Paul George should be suspended

Finding nuance and exceptions in NBA rules not appropriate for postseason

Updated: May 2, 2014, 11:07 PM ET
By Amin Elhassan | ESPN Insider

Paul GeorgeScott Cunningham/NBAE/Getty Images

With the NBA's decision that no suspensions would arise from the altercation in Game 6 of the first-round playoff series between the Indiana Pacers and Atlanta Hawks, the league has seemingly undercut its own rule.

The NBA rule on altercations and the consequences for those who leave the vicinity of the bench area is an awful rule, not open to interpretation, and applied equally to all poor souls who dare violate it.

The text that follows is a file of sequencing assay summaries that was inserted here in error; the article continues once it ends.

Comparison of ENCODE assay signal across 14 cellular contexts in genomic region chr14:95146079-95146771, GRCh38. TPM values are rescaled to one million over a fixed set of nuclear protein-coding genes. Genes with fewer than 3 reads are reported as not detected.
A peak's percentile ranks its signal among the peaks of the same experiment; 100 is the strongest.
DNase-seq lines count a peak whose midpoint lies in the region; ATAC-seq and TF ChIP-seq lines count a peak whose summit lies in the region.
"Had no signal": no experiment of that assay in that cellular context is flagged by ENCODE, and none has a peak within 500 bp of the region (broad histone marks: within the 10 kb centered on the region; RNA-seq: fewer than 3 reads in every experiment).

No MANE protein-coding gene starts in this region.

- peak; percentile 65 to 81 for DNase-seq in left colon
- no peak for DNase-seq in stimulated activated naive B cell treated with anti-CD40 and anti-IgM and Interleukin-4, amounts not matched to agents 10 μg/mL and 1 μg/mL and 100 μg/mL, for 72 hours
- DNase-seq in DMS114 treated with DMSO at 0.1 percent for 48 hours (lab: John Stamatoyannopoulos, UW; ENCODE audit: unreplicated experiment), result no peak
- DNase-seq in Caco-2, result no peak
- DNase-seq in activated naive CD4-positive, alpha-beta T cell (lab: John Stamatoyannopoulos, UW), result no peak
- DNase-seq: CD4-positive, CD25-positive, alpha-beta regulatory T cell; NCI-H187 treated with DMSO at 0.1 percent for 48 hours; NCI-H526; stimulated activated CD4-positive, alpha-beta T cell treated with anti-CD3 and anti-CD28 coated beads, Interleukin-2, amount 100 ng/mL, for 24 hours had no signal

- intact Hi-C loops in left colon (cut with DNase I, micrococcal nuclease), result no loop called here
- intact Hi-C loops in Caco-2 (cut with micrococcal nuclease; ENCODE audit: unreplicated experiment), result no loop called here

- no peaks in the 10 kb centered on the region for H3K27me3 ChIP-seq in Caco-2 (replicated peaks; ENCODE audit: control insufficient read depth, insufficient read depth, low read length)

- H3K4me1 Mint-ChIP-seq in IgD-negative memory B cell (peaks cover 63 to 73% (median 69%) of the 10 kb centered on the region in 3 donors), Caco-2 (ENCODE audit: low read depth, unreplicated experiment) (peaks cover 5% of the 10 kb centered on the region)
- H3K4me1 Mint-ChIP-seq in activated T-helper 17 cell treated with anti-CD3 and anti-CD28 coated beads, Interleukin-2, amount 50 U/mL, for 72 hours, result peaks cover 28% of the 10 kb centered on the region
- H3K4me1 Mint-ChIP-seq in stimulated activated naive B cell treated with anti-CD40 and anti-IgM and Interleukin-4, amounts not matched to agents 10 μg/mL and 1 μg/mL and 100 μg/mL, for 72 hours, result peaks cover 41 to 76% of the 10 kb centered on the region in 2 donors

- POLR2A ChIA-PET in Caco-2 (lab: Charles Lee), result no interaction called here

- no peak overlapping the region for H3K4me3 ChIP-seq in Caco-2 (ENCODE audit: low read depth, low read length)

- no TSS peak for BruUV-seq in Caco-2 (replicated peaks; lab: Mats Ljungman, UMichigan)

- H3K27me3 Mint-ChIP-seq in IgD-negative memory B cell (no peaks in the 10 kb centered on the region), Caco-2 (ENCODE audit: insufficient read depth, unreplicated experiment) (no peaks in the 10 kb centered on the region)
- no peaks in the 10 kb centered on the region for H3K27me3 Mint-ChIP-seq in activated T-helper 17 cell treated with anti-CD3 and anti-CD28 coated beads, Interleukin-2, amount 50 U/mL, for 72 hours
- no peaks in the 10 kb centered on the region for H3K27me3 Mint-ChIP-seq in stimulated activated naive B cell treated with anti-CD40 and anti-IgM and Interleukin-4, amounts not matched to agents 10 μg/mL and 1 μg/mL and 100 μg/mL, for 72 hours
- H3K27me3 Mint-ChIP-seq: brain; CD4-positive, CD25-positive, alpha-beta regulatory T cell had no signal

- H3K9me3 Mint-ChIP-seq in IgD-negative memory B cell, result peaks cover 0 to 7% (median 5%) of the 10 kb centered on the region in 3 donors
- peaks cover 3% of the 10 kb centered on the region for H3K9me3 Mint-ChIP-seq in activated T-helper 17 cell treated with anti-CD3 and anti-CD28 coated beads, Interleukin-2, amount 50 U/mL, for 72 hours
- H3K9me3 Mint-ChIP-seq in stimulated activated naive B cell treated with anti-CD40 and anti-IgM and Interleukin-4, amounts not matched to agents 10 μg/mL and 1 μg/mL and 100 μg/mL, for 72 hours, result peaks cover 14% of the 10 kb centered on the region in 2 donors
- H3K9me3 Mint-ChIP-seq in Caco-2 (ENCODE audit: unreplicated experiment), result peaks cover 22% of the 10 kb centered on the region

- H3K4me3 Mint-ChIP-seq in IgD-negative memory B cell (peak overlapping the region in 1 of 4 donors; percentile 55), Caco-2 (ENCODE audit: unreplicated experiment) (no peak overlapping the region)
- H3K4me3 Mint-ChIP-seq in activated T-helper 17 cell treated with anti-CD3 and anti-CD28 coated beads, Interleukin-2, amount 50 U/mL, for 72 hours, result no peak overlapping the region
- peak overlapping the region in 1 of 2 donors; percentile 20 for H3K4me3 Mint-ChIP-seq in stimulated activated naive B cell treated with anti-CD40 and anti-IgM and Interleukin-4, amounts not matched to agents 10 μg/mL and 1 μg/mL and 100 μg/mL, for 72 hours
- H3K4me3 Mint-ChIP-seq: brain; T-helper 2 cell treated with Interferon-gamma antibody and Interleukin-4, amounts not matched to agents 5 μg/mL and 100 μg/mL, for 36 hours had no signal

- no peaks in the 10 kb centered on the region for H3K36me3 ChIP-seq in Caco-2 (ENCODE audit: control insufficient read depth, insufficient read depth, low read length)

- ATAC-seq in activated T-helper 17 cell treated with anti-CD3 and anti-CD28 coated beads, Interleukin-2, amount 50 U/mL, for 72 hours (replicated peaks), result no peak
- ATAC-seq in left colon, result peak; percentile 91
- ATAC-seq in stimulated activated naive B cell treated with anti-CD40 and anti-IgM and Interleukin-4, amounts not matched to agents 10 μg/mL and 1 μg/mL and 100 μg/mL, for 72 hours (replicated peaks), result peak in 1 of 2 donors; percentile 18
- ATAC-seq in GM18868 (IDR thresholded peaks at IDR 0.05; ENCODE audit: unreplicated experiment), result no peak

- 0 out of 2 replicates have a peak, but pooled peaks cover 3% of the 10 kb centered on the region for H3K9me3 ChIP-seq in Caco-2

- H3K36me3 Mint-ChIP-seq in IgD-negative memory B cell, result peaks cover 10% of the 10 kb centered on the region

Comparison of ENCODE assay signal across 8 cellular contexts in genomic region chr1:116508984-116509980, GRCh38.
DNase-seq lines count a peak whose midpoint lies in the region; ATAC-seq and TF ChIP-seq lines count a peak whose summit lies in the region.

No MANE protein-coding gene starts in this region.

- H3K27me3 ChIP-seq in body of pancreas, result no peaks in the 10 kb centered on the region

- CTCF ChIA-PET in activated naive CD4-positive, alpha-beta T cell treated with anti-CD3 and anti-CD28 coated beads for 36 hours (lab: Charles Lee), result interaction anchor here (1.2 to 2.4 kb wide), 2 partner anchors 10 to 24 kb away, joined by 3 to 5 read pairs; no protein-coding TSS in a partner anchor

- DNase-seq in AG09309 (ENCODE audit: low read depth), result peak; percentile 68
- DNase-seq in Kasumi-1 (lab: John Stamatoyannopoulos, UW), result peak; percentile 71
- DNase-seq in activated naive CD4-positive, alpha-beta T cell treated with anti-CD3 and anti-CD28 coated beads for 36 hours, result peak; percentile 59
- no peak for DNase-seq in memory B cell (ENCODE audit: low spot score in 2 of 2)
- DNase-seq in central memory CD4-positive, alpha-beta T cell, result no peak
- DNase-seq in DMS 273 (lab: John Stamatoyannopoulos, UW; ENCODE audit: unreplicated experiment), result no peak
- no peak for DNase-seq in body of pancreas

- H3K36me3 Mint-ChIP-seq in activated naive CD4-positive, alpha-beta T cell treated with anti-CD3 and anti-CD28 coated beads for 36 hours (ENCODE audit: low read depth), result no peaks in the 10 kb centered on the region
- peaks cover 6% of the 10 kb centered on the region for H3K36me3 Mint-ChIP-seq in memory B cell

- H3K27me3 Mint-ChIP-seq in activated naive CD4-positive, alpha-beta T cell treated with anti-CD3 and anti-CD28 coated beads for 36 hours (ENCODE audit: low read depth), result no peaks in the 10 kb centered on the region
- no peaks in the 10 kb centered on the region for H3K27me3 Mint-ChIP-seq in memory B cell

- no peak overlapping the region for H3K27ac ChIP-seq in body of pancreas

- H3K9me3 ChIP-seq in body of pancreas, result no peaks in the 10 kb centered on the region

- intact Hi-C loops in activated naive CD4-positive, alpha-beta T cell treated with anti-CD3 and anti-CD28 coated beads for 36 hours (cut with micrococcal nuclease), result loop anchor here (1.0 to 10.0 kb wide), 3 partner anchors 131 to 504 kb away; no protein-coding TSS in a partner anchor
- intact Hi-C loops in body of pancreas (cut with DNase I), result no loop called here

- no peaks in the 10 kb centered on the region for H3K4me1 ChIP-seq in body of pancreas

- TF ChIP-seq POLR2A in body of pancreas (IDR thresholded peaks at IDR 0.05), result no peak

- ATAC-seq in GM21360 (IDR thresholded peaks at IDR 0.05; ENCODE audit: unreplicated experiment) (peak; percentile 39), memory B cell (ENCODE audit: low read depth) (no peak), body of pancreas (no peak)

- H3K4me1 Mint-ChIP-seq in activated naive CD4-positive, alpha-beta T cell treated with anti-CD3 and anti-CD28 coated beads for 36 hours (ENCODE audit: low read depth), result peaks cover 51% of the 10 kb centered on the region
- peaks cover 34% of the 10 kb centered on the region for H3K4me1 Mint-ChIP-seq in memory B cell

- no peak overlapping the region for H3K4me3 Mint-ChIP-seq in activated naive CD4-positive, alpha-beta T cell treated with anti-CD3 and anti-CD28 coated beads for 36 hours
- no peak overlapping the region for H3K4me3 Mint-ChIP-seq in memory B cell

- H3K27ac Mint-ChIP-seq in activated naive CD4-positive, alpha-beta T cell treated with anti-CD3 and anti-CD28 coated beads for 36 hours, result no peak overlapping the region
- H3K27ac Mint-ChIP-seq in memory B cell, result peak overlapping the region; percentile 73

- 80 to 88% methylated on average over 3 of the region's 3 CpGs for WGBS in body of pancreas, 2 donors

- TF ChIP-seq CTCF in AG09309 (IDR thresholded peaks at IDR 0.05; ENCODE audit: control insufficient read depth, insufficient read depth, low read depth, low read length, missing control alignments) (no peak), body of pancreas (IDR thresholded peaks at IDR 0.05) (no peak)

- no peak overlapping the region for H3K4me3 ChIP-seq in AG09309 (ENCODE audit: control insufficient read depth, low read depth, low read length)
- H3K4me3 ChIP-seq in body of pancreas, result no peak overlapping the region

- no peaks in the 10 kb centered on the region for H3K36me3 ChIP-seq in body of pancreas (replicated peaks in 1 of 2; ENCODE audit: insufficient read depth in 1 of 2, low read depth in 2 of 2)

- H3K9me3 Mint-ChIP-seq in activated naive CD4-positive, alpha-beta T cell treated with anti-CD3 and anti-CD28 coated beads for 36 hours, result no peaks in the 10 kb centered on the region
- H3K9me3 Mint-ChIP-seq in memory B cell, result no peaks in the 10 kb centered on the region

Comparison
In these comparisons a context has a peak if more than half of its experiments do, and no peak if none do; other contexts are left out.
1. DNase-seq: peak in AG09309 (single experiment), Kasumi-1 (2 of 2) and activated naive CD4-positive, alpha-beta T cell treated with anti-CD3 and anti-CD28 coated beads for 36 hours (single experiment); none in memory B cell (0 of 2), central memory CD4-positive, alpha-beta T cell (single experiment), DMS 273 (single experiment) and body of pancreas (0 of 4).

But it's the rule in place, and it's been applied the same way in every instance since it's been instituted. And for that reason, to change it now, even to reinterpret it at this juncture, would be wrong.

It sounds draconian. It sounds obstinate, unbending, narrow-minded. But Paul George, Rasual Butler, Pero Antic and anyone else who left his respective bench area during the late second-quarter altercation between Mike Scott and George Hill should have been suspended for Game 7.